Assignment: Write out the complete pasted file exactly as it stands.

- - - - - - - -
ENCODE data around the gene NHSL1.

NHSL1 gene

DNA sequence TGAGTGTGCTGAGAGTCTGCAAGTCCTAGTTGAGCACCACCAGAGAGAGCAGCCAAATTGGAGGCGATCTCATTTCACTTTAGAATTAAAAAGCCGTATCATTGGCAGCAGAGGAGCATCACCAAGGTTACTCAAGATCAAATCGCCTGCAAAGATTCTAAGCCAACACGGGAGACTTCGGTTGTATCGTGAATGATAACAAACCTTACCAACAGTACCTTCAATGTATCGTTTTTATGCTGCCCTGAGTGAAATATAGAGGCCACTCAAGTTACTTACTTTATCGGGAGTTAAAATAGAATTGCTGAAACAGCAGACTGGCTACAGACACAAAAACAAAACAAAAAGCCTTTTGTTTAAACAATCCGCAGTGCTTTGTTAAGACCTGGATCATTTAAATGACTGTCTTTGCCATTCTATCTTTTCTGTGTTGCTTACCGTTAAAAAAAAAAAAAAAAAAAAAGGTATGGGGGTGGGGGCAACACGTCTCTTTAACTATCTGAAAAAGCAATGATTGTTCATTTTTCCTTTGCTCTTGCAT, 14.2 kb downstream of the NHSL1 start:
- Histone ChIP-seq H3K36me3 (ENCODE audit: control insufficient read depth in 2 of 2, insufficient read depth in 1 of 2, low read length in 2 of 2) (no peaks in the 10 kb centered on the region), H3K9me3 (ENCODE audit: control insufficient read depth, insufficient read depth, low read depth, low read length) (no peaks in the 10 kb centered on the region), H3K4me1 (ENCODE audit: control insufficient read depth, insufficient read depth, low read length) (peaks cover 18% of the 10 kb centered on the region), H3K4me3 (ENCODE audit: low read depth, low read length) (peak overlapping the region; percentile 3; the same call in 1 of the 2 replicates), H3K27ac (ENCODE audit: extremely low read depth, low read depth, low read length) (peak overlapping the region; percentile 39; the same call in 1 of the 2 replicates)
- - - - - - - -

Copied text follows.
ENCODE data around the gene NHSL1.

NHSL1 gene

DNA sequence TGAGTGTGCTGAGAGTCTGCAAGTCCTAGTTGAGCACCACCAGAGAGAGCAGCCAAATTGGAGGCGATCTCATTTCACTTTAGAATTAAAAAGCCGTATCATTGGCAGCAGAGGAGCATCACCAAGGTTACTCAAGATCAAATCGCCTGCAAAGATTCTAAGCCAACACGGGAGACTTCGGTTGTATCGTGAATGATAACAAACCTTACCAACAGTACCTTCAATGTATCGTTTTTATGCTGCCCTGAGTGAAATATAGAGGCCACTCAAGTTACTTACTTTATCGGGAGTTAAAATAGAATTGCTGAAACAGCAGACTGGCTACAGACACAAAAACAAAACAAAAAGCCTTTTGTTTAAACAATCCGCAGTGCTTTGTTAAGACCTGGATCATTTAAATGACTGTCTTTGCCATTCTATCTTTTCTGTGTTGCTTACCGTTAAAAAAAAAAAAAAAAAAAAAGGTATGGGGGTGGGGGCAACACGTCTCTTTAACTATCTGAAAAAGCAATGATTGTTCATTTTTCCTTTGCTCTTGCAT, 14.2 kb downstream of the NHSL1 start:
- Histone ChIP-seq H3K36me3 (ENCODE audit: control insufficient read depth in 2 of 2, insufficient read depth in 1 of 2, low read length in 2 of 2) (no peaks in the 10 kb centered on the region), H3K9me3 (ENCODE audit: control insufficient read depth, insufficient read depth, low read depth, low read length) (no peaks in the 10 kb centered on the region), H3K4me1 (ENCODE audit: control insufficient read depth, insufficient read depth, low read length) (peaks cover 18% of the 10 kb centered on the region), H3K4me3 (ENCODE audit: low read depth, low read length) (peak overlapping the region; percentile 3; the same call in 1 of the 2 replicates), H3K27ac (ENCODE audit: extremely low read depth, low read depth, low read length) (peak overlapping the region; percentile 39; the same call in 1 of the 2 replicates)